“Seeds to Sow in Shreveport”
Delivered to Church for the Highlands
Sunday, July 12, 2020 Rev. Dr. John Henson
What’s your favorite summer vegetable or fruit–fresh corn on the cob, beans, squash, tomatoes, a juicy peach, or how about watermelon? We are surrounded by truckloads of produce at the grocery store or at the farmer’s market, but we don’t always think about where it all comes from–seeds. Somewhere and at some time months ago, farmers planted seeds that turned into the bounty of produce we get to enjoy this time of year. So be sure to thank a farmer the next time you see one.
Jesus told a story about a farmer who sowed seeds consistently and liberally to all kinds of soils and with various responses. The seeds go everywhere as he throws them out indiscriminately. As a result, they land in various soils and their success as seeds is determined by which one they are in–trampled, rocky, thorny, and “good.” The only soil that enables the seed to be healthy and productive is the good soil. Jesus told the story at a time when he is encountering various responses to his words of God’s kingdom. He has been busy throwing out God’s words to people everywhere he went, aware that not everyone who was hearing him was actually listening. And yet he didn’t stop speaking and teaching with the words God had given him to share. He continued on with steadfast trust in God’s awareness of where the words were going and for God’s ability to bring forth a bountiful harvest from people who were receptive. Jesus’ intent for the story was to encourage his disciples to do the same with God’s words in their world, trusting that God would do something amazing with their words and actions.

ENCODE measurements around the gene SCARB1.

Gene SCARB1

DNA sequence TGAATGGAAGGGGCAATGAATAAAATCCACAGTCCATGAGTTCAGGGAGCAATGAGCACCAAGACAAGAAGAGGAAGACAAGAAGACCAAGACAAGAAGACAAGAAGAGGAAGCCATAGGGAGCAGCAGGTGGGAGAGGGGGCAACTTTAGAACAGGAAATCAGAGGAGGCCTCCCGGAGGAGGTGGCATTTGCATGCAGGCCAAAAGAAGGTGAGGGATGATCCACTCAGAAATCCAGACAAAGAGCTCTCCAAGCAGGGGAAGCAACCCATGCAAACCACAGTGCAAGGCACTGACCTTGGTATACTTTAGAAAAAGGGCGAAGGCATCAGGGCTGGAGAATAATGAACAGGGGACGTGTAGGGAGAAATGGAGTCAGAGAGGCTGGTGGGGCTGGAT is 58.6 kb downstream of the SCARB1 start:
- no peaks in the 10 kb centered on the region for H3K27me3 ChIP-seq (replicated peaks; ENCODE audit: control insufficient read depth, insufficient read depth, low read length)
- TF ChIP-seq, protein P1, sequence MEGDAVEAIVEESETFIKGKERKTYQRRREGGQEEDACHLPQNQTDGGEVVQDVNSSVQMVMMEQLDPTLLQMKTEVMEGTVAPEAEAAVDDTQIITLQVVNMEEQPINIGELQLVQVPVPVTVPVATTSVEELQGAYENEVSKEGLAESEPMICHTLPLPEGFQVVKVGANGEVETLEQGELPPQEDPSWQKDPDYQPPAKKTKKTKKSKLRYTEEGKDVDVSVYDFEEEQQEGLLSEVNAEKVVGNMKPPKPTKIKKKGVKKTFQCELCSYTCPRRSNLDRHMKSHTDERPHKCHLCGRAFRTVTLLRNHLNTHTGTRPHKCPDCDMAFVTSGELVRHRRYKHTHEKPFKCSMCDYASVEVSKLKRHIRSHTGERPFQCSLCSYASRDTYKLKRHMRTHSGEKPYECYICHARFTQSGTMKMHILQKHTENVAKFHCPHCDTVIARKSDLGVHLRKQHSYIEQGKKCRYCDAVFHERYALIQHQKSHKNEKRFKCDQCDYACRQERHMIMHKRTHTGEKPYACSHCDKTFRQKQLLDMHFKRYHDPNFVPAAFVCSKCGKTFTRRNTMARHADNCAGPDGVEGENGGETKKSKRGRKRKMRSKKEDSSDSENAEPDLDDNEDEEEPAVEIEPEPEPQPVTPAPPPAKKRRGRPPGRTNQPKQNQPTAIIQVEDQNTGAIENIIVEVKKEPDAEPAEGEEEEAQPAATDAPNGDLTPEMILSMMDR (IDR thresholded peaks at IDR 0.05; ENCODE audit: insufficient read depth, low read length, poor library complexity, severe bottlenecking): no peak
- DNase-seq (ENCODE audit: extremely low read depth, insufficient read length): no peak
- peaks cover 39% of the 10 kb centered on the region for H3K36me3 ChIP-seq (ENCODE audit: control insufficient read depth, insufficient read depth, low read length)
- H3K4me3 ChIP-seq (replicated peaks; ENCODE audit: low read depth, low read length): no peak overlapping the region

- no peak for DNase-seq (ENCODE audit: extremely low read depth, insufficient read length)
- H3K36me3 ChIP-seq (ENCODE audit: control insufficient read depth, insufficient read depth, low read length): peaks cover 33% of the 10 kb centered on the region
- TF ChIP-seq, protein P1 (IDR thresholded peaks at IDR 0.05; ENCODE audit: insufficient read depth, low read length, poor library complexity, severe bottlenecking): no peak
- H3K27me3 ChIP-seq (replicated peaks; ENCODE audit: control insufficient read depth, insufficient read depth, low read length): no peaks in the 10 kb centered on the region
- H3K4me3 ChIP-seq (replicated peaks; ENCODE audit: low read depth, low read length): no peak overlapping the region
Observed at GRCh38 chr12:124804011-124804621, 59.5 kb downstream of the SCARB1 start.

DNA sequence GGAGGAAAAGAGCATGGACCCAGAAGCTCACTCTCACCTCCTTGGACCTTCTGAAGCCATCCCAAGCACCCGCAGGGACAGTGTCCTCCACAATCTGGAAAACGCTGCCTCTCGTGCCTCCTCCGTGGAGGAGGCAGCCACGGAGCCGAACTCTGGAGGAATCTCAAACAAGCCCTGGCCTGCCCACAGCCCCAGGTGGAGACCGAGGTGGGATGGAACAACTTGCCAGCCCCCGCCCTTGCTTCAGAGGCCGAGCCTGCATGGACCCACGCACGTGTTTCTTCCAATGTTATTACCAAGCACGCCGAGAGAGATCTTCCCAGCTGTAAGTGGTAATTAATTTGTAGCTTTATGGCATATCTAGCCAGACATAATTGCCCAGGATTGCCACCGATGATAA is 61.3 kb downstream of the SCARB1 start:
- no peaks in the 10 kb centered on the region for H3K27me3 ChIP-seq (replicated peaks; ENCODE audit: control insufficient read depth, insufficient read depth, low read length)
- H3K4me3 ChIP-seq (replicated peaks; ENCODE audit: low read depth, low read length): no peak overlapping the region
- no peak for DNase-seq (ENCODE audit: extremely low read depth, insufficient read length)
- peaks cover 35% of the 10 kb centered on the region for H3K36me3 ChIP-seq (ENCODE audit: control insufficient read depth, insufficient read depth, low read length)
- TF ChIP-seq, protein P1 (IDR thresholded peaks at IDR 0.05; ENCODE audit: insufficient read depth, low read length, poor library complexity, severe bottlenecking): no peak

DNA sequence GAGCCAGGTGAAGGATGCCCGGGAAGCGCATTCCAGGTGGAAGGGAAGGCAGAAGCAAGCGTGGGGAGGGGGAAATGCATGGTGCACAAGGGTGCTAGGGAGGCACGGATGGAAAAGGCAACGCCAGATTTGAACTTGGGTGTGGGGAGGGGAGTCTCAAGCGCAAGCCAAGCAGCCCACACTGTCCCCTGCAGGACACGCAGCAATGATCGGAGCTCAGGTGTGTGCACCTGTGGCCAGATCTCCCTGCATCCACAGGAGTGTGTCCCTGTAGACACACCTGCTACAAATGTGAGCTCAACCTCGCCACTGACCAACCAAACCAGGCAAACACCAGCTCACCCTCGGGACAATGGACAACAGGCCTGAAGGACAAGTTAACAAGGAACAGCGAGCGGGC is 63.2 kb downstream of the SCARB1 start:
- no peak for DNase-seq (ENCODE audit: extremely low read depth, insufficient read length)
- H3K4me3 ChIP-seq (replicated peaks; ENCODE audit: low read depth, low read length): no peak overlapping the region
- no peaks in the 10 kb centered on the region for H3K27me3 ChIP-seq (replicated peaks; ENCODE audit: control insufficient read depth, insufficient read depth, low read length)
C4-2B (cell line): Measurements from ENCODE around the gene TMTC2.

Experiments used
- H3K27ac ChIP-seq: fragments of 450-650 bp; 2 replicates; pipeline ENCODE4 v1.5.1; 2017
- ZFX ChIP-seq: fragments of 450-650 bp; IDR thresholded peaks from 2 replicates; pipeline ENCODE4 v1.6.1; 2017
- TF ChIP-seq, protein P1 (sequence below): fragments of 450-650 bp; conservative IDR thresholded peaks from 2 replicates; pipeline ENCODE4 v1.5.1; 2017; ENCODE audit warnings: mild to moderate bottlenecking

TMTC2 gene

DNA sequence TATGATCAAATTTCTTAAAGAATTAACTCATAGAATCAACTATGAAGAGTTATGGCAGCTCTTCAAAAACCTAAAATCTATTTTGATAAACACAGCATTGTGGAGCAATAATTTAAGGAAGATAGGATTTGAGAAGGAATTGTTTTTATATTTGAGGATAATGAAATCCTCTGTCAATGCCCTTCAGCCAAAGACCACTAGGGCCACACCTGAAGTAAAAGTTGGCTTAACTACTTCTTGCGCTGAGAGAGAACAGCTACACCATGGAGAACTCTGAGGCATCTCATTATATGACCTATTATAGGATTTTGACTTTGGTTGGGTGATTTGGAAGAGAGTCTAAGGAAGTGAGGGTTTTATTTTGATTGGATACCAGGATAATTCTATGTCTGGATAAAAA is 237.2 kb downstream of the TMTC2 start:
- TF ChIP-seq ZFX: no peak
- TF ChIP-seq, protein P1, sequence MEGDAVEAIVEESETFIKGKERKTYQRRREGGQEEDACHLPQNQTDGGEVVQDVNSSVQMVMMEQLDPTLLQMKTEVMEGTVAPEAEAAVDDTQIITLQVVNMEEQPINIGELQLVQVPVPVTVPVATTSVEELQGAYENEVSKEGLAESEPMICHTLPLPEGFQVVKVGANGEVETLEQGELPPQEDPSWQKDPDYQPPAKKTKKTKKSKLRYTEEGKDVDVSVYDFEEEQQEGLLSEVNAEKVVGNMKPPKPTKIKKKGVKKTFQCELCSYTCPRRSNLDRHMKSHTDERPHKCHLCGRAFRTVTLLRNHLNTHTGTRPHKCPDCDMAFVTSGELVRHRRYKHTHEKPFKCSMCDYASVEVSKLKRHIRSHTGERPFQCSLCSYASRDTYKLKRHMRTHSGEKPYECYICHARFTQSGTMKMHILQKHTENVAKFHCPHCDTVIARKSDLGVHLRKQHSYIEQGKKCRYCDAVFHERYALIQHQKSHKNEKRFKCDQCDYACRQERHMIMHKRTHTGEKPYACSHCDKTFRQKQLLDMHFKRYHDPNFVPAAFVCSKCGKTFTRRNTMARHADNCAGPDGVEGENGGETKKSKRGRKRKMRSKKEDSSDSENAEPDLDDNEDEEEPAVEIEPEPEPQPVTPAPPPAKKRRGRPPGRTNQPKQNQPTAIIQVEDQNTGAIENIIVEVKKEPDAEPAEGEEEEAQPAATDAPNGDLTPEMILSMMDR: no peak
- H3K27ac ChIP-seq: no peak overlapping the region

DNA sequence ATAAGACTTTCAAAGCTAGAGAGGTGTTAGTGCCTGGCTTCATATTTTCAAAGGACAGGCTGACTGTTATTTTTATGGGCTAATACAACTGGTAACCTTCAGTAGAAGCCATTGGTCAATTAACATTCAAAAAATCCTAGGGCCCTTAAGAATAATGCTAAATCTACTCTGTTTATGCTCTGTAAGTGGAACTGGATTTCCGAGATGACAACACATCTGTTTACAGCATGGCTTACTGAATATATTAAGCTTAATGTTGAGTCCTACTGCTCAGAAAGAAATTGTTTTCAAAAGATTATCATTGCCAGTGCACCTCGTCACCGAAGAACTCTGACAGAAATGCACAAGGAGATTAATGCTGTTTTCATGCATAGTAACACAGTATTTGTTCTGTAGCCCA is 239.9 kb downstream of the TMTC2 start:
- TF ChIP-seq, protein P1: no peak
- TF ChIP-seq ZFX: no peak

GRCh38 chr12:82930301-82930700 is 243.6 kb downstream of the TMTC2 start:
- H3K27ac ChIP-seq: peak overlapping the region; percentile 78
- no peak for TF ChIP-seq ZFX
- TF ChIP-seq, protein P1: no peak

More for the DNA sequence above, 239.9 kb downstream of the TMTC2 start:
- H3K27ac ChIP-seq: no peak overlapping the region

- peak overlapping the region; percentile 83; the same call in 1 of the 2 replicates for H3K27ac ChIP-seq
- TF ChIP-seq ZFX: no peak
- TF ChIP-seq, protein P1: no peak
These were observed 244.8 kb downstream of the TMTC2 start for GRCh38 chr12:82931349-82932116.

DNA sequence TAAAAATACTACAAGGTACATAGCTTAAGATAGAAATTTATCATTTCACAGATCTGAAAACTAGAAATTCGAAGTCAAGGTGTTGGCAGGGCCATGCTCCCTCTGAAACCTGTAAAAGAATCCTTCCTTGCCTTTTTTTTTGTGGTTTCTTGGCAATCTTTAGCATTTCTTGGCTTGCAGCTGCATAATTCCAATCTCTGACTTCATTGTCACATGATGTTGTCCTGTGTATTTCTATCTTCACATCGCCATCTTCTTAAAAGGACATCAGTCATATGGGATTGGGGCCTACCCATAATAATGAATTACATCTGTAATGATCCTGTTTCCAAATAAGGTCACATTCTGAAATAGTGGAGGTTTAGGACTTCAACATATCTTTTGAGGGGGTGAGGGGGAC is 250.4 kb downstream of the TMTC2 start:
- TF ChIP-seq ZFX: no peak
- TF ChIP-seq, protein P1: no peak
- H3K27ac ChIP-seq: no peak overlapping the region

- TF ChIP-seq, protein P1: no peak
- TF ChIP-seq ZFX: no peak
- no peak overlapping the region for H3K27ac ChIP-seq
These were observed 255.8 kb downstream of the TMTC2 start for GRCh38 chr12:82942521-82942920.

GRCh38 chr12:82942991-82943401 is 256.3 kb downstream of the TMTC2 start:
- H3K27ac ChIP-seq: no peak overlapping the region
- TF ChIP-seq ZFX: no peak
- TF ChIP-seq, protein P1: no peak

As followers of Jesus in our world today, we are to spread the words and work of God’s kingdom liberally. This means that we don’t worry too much about oversowing or pre-judging where we think words of the kingdom are to go. It’s wrong for us to think that there’s only so much to share; that God is selective, calling on us to be restrictive with our work in the world; holding what God wants us to share from people and places we don’t think will be productive. Who would’ve thought the people Jesus called as his disciples would be like good soil and worthy of any investment of his time, words, and efforts? And yet he bombarded them with seeds. We are to do the same with the seeds of God’s kingdom we’ve been given. We must share them like they will never run out, unbothered by where they may end up.
Casting seeds of God’s kingdom in our world is also to be done persistently. A farmer doesn’t get started seeding only to stop for a while to do something else or to wait around to see what happens. Nor should we lack persistence as we seed our world with the kingdom of God. We have a job to do, one that requires our ongoing commitment and work. The size of the impact we can have in this world isn’t completely dependent on us but our part is vital to the production God wants to bring in our world. As Robert Louis Stevenson said, “Don’t judge each day by the harvest you reap but by the seeds that you plant.” Nothing much good will grow in our world if we aren’t doing our job of getting God’s words and works out of our churches and into the soil of the people and issues in our neighborhood, city, and world. We are not called to be careful, casual, passive seed sowers for God, only going out into the field when we have time, when the weather is good, or when the soil is perfect. We are, rather, to be persistent with this work God has given us for such a time as this.